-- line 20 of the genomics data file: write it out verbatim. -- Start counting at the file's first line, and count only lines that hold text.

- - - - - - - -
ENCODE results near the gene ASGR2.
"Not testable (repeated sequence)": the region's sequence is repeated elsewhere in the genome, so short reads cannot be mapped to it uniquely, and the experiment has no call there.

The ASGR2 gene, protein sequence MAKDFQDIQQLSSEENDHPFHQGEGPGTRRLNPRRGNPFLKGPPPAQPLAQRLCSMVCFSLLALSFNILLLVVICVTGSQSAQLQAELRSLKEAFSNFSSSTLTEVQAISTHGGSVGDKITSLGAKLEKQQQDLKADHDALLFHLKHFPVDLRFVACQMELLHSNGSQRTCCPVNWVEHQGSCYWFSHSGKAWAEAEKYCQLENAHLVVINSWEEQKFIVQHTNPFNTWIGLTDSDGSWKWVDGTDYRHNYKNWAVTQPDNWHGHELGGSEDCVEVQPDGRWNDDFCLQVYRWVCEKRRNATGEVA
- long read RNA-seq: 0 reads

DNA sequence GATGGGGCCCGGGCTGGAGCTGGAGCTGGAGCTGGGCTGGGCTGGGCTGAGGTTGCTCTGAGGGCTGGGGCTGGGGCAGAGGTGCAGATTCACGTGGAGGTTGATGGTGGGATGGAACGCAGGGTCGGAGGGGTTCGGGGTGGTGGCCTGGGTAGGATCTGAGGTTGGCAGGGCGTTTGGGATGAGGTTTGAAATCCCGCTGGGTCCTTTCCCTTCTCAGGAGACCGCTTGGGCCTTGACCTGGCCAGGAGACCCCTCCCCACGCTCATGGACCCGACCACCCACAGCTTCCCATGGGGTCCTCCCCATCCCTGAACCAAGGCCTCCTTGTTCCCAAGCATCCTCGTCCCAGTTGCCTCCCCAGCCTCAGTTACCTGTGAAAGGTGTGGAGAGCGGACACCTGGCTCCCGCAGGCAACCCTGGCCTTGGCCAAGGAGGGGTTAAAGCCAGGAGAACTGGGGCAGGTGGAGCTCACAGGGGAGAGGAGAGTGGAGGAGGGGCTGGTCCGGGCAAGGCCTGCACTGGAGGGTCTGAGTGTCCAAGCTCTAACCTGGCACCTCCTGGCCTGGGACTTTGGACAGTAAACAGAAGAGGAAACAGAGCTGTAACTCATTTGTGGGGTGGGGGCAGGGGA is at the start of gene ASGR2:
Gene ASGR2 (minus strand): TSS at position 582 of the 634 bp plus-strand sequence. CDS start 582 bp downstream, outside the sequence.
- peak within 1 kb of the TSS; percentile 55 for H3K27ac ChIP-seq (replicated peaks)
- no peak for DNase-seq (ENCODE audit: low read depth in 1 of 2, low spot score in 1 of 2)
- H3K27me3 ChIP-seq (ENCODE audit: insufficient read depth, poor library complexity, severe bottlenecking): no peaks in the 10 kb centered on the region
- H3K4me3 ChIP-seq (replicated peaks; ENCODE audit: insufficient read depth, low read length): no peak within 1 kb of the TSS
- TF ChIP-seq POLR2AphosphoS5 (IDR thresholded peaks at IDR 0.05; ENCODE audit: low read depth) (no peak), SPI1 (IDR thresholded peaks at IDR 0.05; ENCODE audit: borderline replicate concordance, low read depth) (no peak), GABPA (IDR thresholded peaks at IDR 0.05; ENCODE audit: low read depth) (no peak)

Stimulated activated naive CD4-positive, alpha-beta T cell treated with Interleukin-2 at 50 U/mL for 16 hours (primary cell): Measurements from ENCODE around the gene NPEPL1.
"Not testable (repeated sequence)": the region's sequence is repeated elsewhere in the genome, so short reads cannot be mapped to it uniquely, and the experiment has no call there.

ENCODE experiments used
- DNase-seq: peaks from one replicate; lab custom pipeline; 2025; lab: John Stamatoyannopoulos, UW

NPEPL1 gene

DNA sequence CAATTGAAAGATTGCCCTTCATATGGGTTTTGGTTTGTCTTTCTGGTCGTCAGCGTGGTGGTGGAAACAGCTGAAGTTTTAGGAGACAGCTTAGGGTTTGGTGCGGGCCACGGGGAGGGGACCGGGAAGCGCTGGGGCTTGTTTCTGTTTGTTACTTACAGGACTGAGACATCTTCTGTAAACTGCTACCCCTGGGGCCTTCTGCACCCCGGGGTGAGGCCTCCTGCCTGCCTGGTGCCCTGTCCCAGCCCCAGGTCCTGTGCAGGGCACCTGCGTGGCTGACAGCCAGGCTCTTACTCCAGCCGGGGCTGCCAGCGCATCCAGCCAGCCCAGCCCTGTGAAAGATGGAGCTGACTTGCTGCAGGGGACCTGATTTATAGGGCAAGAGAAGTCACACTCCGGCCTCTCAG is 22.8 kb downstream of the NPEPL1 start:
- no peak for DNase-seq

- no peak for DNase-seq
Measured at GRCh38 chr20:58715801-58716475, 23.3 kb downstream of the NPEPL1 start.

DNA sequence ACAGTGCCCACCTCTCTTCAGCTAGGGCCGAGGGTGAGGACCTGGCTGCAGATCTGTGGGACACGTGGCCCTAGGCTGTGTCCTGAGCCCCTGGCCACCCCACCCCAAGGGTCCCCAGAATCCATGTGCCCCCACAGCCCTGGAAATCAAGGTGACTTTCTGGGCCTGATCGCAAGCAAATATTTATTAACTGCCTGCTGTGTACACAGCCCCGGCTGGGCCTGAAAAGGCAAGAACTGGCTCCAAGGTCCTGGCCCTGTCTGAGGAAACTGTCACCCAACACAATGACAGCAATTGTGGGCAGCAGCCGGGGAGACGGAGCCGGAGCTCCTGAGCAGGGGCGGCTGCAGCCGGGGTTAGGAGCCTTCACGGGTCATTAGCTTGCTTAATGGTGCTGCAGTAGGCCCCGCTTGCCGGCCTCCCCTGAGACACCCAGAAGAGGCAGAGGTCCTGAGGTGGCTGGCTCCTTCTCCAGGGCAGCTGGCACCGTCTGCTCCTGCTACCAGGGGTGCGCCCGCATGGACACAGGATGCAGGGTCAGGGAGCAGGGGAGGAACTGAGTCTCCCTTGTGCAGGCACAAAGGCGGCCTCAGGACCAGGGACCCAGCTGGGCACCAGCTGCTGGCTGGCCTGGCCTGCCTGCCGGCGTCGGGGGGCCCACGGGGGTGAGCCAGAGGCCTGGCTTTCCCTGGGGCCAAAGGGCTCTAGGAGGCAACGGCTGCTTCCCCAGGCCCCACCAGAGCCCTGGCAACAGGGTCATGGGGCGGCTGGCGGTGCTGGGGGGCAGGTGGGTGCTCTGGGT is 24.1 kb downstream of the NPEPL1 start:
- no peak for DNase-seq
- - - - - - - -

Measured at GRCh38 chr20:58715801-58716475, 23.3 kb downstream of the NPEPL1 start.